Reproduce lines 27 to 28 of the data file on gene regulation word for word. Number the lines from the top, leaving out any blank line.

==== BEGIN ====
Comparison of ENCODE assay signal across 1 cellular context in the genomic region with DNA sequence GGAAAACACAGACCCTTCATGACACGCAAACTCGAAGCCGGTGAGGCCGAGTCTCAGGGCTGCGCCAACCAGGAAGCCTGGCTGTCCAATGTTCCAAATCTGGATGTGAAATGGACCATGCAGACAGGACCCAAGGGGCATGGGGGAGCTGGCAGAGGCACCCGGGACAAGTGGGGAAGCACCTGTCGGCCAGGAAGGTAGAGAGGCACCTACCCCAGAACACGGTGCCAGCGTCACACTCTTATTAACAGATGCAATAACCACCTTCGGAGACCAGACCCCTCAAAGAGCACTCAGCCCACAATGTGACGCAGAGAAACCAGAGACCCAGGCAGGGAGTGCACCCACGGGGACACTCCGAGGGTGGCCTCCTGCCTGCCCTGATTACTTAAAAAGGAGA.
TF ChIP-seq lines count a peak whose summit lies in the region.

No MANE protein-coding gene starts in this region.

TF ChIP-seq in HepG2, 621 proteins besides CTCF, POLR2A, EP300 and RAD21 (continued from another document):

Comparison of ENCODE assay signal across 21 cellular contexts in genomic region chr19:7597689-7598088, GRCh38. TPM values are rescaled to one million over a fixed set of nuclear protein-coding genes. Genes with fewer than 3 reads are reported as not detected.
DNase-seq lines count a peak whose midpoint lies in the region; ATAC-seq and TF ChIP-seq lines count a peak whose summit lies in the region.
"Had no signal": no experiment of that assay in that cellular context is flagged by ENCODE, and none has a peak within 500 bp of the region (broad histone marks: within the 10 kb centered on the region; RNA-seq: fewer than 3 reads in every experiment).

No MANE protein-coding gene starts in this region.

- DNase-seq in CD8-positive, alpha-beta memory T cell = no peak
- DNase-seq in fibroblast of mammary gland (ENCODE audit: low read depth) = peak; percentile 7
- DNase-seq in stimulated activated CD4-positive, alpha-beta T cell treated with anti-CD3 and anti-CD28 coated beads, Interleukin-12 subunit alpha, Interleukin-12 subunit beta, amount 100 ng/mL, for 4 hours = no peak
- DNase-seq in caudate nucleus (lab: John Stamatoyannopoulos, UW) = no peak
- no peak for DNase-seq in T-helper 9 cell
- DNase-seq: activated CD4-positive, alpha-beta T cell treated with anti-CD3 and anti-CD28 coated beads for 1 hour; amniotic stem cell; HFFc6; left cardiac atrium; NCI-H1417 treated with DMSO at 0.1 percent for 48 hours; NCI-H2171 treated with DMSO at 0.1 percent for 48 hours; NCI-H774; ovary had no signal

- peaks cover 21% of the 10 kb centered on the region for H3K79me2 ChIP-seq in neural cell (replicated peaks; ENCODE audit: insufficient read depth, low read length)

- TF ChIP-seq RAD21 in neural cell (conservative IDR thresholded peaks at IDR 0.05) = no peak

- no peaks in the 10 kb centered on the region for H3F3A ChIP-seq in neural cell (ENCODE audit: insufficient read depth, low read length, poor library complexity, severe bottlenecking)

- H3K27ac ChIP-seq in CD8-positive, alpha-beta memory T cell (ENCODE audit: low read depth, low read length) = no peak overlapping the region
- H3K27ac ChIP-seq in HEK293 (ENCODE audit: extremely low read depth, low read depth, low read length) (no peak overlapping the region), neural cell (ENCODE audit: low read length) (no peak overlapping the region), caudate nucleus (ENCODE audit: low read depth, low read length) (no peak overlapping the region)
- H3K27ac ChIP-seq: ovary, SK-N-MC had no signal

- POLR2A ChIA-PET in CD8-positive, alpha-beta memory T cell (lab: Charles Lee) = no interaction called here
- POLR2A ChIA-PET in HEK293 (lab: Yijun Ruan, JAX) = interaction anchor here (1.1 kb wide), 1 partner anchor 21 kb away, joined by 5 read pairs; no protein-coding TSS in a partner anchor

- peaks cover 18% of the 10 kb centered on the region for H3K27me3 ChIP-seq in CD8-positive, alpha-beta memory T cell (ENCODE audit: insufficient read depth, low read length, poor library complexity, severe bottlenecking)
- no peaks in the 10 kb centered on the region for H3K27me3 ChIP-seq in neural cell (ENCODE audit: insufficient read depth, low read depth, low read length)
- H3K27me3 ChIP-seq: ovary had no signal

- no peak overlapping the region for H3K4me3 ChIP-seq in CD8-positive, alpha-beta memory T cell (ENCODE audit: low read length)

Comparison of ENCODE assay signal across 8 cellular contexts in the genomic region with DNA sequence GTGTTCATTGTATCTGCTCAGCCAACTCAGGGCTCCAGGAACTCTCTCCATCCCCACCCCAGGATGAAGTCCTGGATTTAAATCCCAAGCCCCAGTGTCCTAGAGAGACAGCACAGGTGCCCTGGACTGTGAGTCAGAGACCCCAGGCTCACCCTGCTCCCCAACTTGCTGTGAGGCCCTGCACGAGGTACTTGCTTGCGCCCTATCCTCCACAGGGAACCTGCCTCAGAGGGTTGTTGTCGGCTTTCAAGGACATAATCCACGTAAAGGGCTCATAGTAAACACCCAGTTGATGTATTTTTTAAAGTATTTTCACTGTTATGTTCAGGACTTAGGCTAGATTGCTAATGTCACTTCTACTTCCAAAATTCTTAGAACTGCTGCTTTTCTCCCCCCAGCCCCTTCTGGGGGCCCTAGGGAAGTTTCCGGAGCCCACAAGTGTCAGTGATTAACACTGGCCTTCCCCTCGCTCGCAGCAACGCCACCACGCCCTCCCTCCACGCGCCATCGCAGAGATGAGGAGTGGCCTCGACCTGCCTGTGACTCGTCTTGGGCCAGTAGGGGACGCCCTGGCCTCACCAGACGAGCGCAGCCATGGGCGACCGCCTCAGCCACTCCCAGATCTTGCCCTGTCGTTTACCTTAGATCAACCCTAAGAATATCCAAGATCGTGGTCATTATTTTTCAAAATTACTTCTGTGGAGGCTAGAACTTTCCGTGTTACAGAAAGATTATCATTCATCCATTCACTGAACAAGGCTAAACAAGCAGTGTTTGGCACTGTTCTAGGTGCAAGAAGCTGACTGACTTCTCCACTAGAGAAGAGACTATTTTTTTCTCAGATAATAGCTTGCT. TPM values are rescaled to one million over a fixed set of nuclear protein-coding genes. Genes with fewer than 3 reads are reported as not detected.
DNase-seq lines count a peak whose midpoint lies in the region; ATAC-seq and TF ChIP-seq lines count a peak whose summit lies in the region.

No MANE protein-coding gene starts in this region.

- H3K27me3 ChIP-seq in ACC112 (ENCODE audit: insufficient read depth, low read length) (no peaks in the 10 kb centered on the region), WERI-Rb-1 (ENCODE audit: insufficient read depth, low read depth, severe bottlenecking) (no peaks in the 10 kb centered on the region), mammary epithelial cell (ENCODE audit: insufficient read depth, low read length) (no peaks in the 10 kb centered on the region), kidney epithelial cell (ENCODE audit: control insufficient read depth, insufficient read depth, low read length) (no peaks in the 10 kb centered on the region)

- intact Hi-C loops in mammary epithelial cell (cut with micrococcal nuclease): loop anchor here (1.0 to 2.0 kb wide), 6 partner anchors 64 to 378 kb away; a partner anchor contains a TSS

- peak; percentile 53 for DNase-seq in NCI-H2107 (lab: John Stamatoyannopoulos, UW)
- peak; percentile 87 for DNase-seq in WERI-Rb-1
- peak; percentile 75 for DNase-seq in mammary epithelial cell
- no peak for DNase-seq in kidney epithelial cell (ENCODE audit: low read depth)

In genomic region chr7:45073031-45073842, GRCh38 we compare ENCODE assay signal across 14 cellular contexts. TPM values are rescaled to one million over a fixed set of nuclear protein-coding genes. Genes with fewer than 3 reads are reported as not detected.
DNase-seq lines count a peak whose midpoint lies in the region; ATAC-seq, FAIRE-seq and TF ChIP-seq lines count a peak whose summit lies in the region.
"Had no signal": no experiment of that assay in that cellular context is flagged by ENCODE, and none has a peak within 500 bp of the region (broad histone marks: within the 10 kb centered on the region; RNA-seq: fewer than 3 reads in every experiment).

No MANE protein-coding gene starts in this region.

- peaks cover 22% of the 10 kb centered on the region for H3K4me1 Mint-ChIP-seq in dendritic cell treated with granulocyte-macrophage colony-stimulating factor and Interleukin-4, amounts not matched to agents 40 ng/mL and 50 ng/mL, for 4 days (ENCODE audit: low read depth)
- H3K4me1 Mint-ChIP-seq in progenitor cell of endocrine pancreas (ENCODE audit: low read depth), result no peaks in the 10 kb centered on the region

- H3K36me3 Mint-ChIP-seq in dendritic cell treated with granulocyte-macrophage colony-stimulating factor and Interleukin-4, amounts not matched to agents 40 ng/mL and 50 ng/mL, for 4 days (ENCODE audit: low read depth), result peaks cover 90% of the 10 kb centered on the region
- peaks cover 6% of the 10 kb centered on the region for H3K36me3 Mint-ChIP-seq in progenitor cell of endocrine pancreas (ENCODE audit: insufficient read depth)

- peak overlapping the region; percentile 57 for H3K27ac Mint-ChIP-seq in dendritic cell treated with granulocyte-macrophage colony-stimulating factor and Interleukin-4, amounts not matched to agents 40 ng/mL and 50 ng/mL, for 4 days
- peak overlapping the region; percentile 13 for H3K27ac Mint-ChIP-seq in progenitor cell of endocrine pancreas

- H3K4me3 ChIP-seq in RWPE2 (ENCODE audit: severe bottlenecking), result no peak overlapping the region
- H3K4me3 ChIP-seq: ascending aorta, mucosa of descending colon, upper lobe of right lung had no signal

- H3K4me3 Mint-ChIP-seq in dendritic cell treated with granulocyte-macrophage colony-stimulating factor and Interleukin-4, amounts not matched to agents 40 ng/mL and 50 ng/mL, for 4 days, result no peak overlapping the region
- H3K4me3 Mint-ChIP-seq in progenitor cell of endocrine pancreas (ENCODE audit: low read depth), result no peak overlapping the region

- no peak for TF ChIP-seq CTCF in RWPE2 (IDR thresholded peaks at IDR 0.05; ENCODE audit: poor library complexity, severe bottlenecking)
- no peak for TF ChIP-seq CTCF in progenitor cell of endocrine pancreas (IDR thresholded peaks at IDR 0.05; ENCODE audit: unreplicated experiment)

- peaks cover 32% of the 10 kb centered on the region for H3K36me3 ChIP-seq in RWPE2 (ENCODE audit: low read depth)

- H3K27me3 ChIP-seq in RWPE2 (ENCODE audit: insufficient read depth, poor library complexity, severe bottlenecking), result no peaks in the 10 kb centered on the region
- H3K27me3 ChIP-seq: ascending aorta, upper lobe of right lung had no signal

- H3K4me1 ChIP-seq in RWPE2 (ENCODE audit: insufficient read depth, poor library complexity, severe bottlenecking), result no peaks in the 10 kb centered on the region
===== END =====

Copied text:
Comparison of ENCODE assay signal across 8 cellular contexts in the genomic region with DNA sequence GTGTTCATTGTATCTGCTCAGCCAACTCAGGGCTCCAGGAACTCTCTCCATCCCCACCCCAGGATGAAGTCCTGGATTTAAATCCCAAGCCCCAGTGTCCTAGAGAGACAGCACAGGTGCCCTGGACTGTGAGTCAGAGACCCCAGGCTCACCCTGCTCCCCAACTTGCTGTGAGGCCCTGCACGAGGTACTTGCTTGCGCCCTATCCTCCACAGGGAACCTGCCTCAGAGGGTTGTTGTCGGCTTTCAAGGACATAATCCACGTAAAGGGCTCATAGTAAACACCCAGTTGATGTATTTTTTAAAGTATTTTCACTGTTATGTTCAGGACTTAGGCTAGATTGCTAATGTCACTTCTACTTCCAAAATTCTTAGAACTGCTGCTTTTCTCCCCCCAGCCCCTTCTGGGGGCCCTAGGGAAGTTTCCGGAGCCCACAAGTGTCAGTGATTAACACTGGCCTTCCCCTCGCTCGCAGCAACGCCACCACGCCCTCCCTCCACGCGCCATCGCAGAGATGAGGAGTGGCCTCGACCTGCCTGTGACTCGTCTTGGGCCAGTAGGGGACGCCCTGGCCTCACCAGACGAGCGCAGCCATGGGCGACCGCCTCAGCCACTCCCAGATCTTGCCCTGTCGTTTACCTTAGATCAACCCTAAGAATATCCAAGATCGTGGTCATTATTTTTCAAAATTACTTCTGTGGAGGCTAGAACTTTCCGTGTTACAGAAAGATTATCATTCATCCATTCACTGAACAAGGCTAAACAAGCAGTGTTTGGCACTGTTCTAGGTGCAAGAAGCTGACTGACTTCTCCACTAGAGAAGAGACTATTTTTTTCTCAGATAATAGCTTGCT. TPM values are rescaled to one million over a fixed set of nuclear protein-coding genes. Genes with fewer than 3 reads are reported as not detected.
DNase-seq lines count a peak whose midpoint lies in the region; ATAC-seq and TF ChIP-seq lines count a peak whose summit lies in the region.